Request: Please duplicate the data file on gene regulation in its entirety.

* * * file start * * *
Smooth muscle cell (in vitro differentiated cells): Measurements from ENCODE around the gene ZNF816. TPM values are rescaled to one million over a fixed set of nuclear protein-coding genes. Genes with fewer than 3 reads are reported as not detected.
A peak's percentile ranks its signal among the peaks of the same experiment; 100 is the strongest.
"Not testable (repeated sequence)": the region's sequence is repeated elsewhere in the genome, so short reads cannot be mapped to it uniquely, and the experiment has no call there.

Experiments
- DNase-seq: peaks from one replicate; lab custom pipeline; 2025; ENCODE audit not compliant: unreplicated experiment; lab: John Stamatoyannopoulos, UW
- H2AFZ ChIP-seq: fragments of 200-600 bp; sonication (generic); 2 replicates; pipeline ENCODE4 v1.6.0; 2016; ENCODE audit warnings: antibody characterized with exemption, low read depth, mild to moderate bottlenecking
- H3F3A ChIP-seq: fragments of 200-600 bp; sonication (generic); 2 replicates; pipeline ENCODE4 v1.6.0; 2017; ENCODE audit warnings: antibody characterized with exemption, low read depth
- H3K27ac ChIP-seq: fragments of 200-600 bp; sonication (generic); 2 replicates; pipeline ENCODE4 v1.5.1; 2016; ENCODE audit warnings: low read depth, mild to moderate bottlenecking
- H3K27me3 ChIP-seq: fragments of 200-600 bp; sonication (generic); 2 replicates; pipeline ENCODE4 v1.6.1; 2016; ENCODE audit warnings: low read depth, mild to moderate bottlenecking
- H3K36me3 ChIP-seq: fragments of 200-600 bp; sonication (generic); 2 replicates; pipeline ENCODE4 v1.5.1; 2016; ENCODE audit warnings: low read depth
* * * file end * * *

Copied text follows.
Smooth muscle cell (in vitro differentiated cells): Measurements from ENCODE around the gene ZNF816. TPM values are rescaled to one million over a fixed set of nuclear protein-coding genes. Genes with fewer than 3 reads are reported as not detected.
A peak's percentile ranks its signal among the peaks of the same experiment; 100 is the strongest.
"Not testable (repeated sequence)": the region's sequence is repeated elsewhere in the genome, so short reads cannot be mapped to it uniquely, and the experiment has no call there.

Experiments
- DNase-seq: peaks from one replicate; lab custom pipeline; 2025; ENCODE audit not compliant: unreplicated experiment; lab: John Stamatoyannopoulos, UW
- H2AFZ ChIP-seq: fragments of 200-600 bp; sonication (generic); 2 replicates; pipeline ENCODE4 v1.6.0; 2016; ENCODE audit warnings: antibody characterized with exemption, low read depth, mild to moderate bottlenecking
- H3F3A ChIP-seq: fragments of 200-600 bp; sonication (generic); 2 replicates; pipeline ENCODE4 v1.6.0; 2017; ENCODE audit warnings: antibody characterized with exemption, low read depth
- H3K27ac ChIP-seq: fragments of 200-600 bp; sonication (generic); 2 replicates; pipeline ENCODE4 v1.5.1; 2016; ENCODE audit warnings: low read depth, mild to moderate bottlenecking
- H3K27me3 ChIP-seq: fragments of 200-600 bp; sonication (generic); 2 replicates; pipeline ENCODE4 v1.6.1; 2016; ENCODE audit warnings: low read depth, mild to moderate bottlenecking
- H3K36me3 ChIP-seq: fragments of 200-600 bp; sonication (generic); 2 replicates; pipeline ENCODE4 v1.5.1; 2016; ENCODE audit warnings: low read depth